Posts Tagged ‘Rollins Dining Hall’

Cooking up some gratitude

April 4, 2011 Comments off

By Adam Neal, Guest Contributor

"You might be surprised to learn that while you enjoy complaining now, you will one day look back on this time as ‘the good ole days...’

I would like to offer an alternative, and perhaps more worldly, view on the recent editorial piece about the poor quality of the food services at Young Harris.  I, for one, am puzzled and rather exhausted by the grumbling dissent of YHC students over the perceived lack of satisfying meals offered by the cafeteria.

Don’t misunderstand; I was a college student once.  I recognize how “en vogue” it can be to complain en masse about cafeteria style dining and bemoan the apparent necessity to pursue food off campus at restaurants.  I was there once as well, and believe me when I say that the cafeteria when I was in college pales in comparison to YHC’s.

However, after being “liberated” from the cafeteria my junior year of college and living in an apartment, I thought it was going to be great.  I could cook my own food, what I wanted, when I wanted, and how I wanted.  There was only one problem: that meant that I actually had to cook.

It isn’t that I don’t like to cook, I do.  Rather, the issue is that in order to cook, many things have to occur: grocery runs, cleaning pots and pans, doing dishes, keeping up with the labors of a working kitchen, taking the time to cook and so on. Even further, while the meal plans always seemed high, at least they weren’t actively coming out of my pocket, which the grocery runs were.

You might be surprised to learn that while you enjoy complaining now, you will one day look back on this time as ‘the good ole days’ when food was cooked for you, dishes were taken care of, and you didn’t have to keep a grocery list to make sure that you had more than just ramen to eat.

When I started teaching at YHC, I was incredibly grateful for the cafeteria, and my gratitude has only grown with the change of management under Sodexo.

Whenever I eat in the cafeteria, I can always find something not only worth eating, but often truly satisfying and flavorful. I am frankly disappointed in the sentiments of the previous submission that “the food should be cooked thoroughly… and tastefully prepared” which I find to be supremely sophomoric and inconsistent with my experience.

While I may come across a dish from time to time that I am personally not very interested in, I can usually discern this before putting it on my plate, and regardless there is always something else satisfying to be found.

So, the next time that you are eating a piece of meatloaf that doesn’t live up to the standards of “it’s not my grandmother’s meatloaf,” ask yourself how much time, money, and energy it would have taken to procure said meatloaf on your own, not to mention all the extra work required such as making grocery runs, cleaning up, doing dishes, and so forth.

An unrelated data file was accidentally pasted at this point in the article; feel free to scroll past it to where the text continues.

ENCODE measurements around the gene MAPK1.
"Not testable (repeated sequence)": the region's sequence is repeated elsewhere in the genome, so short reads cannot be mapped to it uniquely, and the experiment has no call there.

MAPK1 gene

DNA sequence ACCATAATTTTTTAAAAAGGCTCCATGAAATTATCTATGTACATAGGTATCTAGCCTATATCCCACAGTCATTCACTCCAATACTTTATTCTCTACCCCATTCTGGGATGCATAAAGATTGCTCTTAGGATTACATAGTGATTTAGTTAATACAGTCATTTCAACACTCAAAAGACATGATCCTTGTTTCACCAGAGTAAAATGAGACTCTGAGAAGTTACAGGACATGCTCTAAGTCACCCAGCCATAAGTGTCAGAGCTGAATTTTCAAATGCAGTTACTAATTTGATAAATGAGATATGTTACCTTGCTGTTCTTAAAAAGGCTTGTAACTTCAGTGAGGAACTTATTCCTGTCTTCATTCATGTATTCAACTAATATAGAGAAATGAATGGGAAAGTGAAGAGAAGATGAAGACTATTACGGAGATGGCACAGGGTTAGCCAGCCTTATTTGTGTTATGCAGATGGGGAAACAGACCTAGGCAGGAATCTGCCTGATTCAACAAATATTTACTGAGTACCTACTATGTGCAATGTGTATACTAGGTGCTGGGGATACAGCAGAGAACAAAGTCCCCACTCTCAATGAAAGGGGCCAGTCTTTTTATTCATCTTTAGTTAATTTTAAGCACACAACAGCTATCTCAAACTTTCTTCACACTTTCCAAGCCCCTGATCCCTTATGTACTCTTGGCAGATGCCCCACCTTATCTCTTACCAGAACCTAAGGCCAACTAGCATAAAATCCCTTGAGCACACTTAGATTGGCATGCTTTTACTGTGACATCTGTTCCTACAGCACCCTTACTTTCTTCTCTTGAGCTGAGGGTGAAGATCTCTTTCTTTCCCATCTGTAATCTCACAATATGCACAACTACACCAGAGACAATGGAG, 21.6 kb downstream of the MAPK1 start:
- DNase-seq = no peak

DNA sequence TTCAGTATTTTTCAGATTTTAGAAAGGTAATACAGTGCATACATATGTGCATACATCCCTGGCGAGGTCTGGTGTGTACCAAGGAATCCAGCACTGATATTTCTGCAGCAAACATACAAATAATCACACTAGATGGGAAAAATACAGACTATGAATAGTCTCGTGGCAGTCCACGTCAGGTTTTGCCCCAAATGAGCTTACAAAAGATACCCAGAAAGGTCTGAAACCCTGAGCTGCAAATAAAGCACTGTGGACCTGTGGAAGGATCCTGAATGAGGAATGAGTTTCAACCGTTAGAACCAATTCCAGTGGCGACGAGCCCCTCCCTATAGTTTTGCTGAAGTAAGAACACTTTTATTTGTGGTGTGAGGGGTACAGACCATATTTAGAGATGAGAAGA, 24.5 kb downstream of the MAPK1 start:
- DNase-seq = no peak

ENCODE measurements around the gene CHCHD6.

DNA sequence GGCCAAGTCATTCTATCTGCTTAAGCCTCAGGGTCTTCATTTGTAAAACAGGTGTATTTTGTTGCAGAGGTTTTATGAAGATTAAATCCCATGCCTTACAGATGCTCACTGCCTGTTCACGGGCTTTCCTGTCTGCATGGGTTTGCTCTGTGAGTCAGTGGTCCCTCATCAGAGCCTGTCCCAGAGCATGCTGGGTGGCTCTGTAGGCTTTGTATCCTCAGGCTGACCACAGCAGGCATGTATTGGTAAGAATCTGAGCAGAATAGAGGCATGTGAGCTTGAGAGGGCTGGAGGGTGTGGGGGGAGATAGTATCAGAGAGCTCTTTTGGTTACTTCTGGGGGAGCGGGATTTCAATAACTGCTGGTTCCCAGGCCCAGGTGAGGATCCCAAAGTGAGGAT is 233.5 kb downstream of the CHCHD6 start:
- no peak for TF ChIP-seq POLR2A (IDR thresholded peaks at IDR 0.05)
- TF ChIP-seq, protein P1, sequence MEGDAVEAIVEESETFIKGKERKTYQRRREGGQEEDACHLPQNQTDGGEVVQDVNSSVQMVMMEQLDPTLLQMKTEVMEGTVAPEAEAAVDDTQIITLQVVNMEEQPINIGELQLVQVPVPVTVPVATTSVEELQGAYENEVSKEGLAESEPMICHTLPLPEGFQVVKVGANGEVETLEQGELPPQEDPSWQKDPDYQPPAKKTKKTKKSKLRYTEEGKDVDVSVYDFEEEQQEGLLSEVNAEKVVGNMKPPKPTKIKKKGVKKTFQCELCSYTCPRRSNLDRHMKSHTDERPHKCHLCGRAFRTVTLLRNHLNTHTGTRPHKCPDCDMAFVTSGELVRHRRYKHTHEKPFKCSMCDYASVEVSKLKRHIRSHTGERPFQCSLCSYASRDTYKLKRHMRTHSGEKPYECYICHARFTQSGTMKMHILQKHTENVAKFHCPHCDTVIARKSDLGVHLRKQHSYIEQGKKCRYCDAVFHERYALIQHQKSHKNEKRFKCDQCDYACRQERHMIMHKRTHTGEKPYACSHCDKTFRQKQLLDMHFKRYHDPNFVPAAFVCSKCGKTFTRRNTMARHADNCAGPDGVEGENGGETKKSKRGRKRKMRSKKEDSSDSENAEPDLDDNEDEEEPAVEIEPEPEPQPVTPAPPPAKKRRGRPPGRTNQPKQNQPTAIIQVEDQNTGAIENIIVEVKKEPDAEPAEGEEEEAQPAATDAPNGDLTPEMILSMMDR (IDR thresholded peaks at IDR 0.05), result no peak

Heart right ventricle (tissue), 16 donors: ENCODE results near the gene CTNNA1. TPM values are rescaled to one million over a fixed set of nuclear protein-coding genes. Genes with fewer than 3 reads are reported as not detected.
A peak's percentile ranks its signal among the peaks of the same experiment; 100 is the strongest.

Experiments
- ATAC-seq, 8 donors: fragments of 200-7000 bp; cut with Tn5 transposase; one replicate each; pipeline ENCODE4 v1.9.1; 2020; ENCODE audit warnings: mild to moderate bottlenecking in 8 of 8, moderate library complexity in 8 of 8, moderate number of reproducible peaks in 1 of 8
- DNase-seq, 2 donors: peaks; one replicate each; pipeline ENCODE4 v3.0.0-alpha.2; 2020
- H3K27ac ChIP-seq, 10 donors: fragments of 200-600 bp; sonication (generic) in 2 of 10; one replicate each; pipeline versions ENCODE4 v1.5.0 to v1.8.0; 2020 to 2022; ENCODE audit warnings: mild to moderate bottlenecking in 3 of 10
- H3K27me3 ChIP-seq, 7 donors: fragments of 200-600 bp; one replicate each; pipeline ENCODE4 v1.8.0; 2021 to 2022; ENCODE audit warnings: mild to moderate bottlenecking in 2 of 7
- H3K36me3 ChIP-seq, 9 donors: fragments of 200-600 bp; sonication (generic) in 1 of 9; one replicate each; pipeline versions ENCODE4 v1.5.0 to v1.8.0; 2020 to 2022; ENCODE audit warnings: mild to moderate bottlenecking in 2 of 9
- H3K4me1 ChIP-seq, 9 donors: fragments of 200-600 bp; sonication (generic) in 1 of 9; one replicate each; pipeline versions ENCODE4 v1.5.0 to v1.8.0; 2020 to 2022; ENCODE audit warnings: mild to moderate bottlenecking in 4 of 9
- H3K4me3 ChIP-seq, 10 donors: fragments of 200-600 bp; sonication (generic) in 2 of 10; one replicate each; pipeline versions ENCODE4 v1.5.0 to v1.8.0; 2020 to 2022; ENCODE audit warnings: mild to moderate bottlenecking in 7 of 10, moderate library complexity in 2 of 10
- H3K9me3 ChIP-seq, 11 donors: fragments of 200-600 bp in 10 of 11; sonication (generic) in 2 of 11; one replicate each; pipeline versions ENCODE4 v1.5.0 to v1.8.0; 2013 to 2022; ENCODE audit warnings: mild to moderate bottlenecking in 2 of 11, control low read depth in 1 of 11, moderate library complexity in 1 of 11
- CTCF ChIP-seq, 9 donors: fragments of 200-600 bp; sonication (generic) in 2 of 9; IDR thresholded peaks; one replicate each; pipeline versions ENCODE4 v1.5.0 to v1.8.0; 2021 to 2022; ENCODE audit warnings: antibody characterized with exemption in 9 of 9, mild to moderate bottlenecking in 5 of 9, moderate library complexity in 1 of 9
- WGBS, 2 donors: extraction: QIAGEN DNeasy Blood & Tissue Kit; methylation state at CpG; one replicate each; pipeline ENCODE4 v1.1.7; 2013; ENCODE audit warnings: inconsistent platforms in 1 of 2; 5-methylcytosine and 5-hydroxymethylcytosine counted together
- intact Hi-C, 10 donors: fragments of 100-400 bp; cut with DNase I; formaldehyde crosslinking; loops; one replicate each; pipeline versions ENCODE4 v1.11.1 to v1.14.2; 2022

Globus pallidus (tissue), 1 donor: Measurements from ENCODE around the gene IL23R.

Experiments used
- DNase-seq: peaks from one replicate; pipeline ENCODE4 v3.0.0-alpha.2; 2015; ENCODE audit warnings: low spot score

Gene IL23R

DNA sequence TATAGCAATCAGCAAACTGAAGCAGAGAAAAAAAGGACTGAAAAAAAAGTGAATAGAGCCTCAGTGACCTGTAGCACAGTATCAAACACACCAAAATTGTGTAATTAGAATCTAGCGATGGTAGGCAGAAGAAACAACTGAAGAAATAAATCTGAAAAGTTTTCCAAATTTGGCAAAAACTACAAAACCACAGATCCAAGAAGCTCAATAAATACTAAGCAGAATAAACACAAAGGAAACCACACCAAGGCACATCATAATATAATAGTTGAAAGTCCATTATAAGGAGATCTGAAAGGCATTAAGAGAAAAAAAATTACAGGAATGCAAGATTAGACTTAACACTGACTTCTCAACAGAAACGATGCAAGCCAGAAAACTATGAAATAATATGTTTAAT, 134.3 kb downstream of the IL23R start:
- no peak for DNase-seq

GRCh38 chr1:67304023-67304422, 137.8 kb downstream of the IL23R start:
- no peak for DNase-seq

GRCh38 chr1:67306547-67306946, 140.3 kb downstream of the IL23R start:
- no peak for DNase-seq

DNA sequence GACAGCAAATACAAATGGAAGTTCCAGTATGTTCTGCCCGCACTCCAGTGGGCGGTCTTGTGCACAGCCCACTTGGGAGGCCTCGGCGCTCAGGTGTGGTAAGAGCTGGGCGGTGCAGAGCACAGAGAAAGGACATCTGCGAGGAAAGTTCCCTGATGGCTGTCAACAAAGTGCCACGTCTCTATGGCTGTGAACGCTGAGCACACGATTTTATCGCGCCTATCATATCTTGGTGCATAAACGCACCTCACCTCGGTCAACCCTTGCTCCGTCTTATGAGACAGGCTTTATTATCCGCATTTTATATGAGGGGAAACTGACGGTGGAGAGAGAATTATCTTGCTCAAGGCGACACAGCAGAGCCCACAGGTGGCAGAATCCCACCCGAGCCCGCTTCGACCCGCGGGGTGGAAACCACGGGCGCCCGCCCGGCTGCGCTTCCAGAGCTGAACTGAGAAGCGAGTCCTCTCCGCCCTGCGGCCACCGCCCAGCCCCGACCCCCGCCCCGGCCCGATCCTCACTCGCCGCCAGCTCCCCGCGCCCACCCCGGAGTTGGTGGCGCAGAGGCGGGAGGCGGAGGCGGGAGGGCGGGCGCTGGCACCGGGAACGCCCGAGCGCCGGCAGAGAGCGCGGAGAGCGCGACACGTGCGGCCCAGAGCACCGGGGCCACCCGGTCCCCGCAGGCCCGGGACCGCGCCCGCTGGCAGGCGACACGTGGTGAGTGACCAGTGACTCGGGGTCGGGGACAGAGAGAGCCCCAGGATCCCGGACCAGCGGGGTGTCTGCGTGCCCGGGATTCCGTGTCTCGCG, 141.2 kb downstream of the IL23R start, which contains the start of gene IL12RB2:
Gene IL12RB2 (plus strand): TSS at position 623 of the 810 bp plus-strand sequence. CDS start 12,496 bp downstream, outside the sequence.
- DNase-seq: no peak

My advice, dearest students: enjoy it while you have it.

Battle of the chefs

April 1, 2011 Comments off

By Hailey Silvey, Staff Writer

Chef Andy Ledbetter cooks up some BBQ for last week's cook off. Photo by Leila Shearon

This year, students have been treated to four cook-offs between two chefs in the Rollins Dining Hall, but does anybody really know the men behind the food? Chefs Andy Ledbetter and Allen Clark are no strangers to serving up tasty dishes for each cook-off.

Originally from New Orleans, Ledbetter attended culinary school in Orlando. Before arriving at YHC, Ledbetter received cooking experience in New Orleans, Orlando and South Carolina.

When asked how long he has been cooking, Ledbetter responded, “Honestly, about all my life. I would guess I probably started around age 12.” Being from New Orleans, Ledbetter says that his specialty is Cajun food of any kind.

It wasn’t until 2006 that Ledbetter came to YHC as a chef.

Chef Allen Clark, general manager of Rollins Dining Hall, started cooking in the kitchen of his parent’s restaurant around age 12.

Chef Allen Clark served up Texas style smoked brisket for the cook off. Photo by Leila Shearon

Originally from Texas, Clark did not begin seriously cooking until around the age of 23. Clark, unlike Ledbetter, did not attend culinary school. Clark went to college to be an engineer, but he didn’t like being an engineer. “I was good at the school part, but not the engineer part,” Clark said.

Though still in his first year at YHC, Clark has cooked in multiple restaurants, including New York City restaurants, such as The Four Seasons and the Sea Grill. Clark’s most recent job before he came to YHC was cooking for the Atlanta Braves. With a range of cooking experience, Clark says his specialty is sauces and sautéed dishes.

“I’m really good at layering flavors, so that you go from one flavor to another while still getting a unified whole,” Clark said.

As a competitor in last Wednesday’s BBQ cook-off, Clark prepared a Texas style smoked brisket. Ledbetter cooked up a pulled pork with bourbon peach BBQ sauce.

This year there have been four chef cook-offs, including gumbo, lasagna, shrimp and grits and BBQ.

Ledbetter won the gumbo and lasagna cook-offs, while Clark won the shrimp and grits cook-off. Last Wednesday’s BBQ cook-off resulted in a 66-21 vote in favor of Ledbetter’s dish.

Though Ledbetter’s dish won in votes, both dishes were enjoyed by students.

Maggie Neal, a freshman from Elberton, sampled both dishes and while they were different styles, she enjoyed them equally.

“I’m used to eating pulled pork, but I thought the brisket was quite delightful.  I might branch out next time I get BBQ and go for beef.”